Theranostics 2021; 11(9):4316-4334. doi:10.7150/thno.51745

Research Paper

Trio cooperates with Myh9 to regulate neural crest-derived craniofacial development

Shuyu Guo1*, Li Meng1*, Haojie Liu1*, Lichan Yuan1, Na Zhao1, Jieli Ni1, Yang Zhang1, Jingjing Ben2, Yi-Ping Li3, Junqing Ma1✉

1. Jiangsu Key Laboratory of Oral Diseases, Nanjing Medical University, 140 Hanzhong Road, Nanjing 210029, China.
2. Atherosclerosis Research Center, Key Laboratory of Cardiovascular Disease and Molecular Intervention, Nanjing Medical University, 140 Hanzhong Road, Nanjing 210029, China.
3. Department of Pathology, University of Alabama at Birmingham, SHEL 810, 1825 University Boulevard, Birmingham, Alabama 35294-2182, USA.
* These authors contributed equally to this work.

This is an open access article distributed under the terms of the Creative Commons Attribution License (https://creativecommons.org/licenses/by/4.0/). See http://ivyspring.com/terms for full terms and conditions.
Citation:
Guo S, Meng L, Liu H, Yuan L, Zhao N, Ni J, Zhang Y, Ben J, Li YP, Ma J. Trio cooperates with Myh9 to regulate neural crest-derived craniofacial development. Theranostics 2021; 11(9):4316-4334. doi:10.7150/thno.51745. Available from https://www.thno.org/v11p4316.htm

File import instruction

Abstract

Trio is a unique member of the Rho-GEF family that has three catalytic domains and is vital for various cellular processes in both physiological and developmental settings. TRIO mutations in humans are involved in craniofacial abnormalities, in which patients present with mandibular retrusion. However, little is known about the molecular mechanisms of Trio in neural crest cell (NCC)-derived craniofacial development, and there is still a lack of direct evidence to assign a functional role to Trio in NCC-induced craniofacial abnormalities.

Methods: In vivo, we used zebrafish and NCC-specific knockout mouse models to investigate the phenotype and dynamics of NCC development in Trio morphants. In vitro, iTRAQ, GST pull-down assays, and proximity ligation assay (PLA) were used to explore the role of Trio and its potential downstream mediators in NCC migration and differentiation.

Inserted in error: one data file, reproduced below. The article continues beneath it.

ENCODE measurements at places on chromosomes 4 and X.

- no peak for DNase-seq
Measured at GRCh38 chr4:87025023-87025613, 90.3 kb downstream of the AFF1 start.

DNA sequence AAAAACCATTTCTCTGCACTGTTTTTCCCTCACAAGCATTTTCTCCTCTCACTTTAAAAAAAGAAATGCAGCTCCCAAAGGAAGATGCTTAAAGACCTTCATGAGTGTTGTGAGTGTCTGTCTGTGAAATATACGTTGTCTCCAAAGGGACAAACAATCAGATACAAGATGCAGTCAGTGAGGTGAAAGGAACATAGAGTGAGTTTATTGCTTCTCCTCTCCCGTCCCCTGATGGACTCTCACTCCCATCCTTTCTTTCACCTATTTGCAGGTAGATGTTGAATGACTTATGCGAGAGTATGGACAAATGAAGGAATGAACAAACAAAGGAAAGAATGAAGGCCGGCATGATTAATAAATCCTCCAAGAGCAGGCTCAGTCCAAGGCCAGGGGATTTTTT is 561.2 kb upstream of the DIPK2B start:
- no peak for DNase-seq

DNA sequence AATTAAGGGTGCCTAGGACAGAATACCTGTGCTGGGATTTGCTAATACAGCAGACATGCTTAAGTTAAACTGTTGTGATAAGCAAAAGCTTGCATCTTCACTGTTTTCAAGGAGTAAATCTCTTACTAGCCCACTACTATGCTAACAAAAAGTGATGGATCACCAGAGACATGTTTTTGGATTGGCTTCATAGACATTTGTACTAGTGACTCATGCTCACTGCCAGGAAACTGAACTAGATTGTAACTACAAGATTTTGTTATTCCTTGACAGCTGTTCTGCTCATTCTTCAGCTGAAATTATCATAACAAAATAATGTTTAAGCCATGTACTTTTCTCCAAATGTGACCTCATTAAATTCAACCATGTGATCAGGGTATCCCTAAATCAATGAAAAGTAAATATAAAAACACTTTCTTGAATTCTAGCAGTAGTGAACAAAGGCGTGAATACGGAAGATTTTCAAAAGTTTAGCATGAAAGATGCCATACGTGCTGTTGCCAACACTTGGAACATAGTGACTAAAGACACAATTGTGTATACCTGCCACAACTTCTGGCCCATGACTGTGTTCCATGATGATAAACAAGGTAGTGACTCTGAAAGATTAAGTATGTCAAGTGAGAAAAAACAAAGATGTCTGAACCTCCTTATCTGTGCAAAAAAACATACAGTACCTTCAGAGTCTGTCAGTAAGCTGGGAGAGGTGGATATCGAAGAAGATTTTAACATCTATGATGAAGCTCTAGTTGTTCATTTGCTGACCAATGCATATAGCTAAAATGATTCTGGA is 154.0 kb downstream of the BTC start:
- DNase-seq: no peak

Results: In zebrafish and mouse models, disruption of Trio elicited a migration deficit and impaired the differentiation of NCC derivatives, leading to craniofacial growth deficiency and mandibular retrusion. Moreover, Trio positively regulated Myh9 expression and directly interacted with Myh9 to coregulate downstream cellular signaling in NCCs. We further demonstrated that disruption of Trio or Myh9 inhibited Rac1 and Cdc42 activity, specifically affecting the nuclear export of β-catenin and NCC polarization. Remarkably, craniofacial abnormalities caused by trio deficiency in zebrafish could be partially rescued by the injection of mRNA encoding myh9, ca-Rac1, or ca-Cdc42.

Conclusions: Here, we identified that Trio, interacting mostly with Myh9, acts as a key regulator of NCC migration and differentiation during craniofacial development. Our results indicate that trio morphant zebrafish and Wnt1-cre;Triofl/fl mice offer potential model systems to facilitate the study of the pathogenic mechanisms of Trio mutations causing craniofacial abnormalities.

Keywords: Neural crest cells, craniofacial deformity, Trio, Myh9, cell migration.